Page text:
“My mother would have loved what we’re doing. If she were here, she probably would be picking up and delivering the dresses herself.”
—Robin Bahr, Patti’s Prom Project
In its first year, the program drew more than 2,200 dresses and 700 pairs of shoes. As donations poured in, Bahr’s home filled up with dresses, shoes, boxes of tuille, and accessories such as evening bags and gloves. “I’ll never forget the look on my husband’s face when he discovered his beloved garage was turned into a prom dress warehouse,” Bahr says.
Bahr enlisted a local dry cleaner, VIP Cleaners in Bayville, N.J., to clean 700 dresses at no charge. In addition, she obtained donations for corsages, hair styling, and even limousine services. “The response was overwhelming,” Bahr says. “We had more gift certificates than we had girls.”
The mother-daughter team set up a boutique in a local banquet hall and organized what they thought would be a one-day event on March 1. The demand was so great that they relocated to a donated storefront in a strip mall and remained open right through prom season.“Robin manned the store for six hours a day, five days a week,” says Ann Schuld, a broker with Ann Schuld Realty and the chairperson of the Relay For Life of Toms River for the American Cancer Society.
That first year, more than 500 girls from all over Ocean County walked away with a dress for their prom. Their only cost was a suggested $20 donation to the American Cancer Society. “We didn’t turn anyone away if they couldn’t pay,” Bahr says.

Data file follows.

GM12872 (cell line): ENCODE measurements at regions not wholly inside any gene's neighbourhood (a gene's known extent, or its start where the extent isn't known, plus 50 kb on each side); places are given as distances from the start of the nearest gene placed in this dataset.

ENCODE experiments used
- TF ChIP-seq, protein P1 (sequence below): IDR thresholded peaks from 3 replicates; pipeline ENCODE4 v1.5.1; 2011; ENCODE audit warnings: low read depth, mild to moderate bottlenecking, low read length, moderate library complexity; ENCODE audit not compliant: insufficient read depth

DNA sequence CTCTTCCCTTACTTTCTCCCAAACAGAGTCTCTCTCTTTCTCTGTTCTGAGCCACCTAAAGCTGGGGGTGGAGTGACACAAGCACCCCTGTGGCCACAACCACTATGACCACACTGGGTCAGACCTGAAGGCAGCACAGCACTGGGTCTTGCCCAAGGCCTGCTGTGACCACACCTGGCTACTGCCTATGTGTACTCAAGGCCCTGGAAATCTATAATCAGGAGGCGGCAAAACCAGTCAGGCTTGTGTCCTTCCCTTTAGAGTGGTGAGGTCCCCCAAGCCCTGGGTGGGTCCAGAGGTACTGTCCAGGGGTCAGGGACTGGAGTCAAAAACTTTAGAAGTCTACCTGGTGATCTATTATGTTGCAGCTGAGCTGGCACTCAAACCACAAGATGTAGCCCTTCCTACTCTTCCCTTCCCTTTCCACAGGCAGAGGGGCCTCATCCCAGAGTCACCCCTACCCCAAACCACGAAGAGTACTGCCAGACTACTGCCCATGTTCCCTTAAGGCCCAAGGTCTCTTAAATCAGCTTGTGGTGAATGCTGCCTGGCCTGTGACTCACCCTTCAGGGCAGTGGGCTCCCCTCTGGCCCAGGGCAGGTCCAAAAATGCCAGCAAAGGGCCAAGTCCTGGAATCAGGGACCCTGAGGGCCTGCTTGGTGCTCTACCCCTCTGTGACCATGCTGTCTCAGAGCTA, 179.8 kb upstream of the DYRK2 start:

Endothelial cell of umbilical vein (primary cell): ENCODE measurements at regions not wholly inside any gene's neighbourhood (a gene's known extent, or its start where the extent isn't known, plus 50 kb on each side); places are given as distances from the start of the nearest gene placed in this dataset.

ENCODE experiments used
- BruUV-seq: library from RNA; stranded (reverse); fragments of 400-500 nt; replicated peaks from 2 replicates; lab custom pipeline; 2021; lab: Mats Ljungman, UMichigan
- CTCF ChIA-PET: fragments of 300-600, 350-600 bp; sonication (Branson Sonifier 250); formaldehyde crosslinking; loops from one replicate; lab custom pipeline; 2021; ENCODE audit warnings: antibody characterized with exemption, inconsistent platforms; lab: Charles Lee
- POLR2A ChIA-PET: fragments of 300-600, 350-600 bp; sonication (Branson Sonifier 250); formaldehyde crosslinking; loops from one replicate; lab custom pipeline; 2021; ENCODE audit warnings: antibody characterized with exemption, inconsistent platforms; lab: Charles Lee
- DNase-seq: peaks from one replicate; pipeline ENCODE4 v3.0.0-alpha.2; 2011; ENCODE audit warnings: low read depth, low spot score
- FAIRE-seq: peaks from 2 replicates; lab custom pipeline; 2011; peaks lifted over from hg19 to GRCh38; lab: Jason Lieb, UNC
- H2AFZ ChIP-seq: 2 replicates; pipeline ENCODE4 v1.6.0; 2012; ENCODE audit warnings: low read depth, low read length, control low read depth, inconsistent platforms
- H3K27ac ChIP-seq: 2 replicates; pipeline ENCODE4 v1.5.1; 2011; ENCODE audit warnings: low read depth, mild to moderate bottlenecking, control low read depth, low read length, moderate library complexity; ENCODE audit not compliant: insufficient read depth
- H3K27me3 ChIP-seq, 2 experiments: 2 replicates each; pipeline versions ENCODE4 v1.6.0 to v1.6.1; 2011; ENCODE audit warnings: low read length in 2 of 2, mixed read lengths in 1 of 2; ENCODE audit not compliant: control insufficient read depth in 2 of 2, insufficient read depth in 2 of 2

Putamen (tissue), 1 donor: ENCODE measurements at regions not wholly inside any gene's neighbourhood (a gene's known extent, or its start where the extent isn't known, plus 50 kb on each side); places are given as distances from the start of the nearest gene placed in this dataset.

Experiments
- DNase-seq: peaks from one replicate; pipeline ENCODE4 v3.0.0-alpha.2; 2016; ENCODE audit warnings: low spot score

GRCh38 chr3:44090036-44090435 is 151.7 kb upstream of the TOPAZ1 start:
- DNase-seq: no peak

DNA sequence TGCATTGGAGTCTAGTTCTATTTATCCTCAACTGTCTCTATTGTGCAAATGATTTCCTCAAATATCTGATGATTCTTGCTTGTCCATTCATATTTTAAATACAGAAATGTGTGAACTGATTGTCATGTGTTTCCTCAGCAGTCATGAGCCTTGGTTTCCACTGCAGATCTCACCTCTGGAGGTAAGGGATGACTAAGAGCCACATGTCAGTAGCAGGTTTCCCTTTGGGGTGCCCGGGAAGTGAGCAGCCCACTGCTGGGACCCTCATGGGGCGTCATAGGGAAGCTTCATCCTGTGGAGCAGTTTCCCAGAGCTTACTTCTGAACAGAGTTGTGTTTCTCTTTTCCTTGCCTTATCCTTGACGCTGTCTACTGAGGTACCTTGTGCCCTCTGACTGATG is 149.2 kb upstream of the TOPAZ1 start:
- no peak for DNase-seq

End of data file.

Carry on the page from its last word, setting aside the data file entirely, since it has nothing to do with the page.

Now, three years down the road, Patti’s Prom Project has raised more than $17,000 for the local Relay for Life, and Bahr keeps working to expand the project, reaching out to local local media outlets and helping neighboring towns start dress fund-raisers. And it’s not only teenage girls who get to feel like princesses. Last year Bahr gave 500 dresses to the American Cancer Society’s Cancer Prom, held every five years in New York for survivors of cancer. She also opens the shop, now in a standing location, for cancer survivors who need a dress for a special event.
"I think what she's doing is awesome. It's not only a prom project, it's a community project" says Jennifer Berry, 18, senior at Central Regional High School, in Bayville, N.J., who volunteers at the store.
Bahr tries to offer every girl who comes into the shop an empowering experience. “I encourage them to become the very best they can be, to continue with their education, and to always respect themselves and those around them,” she says.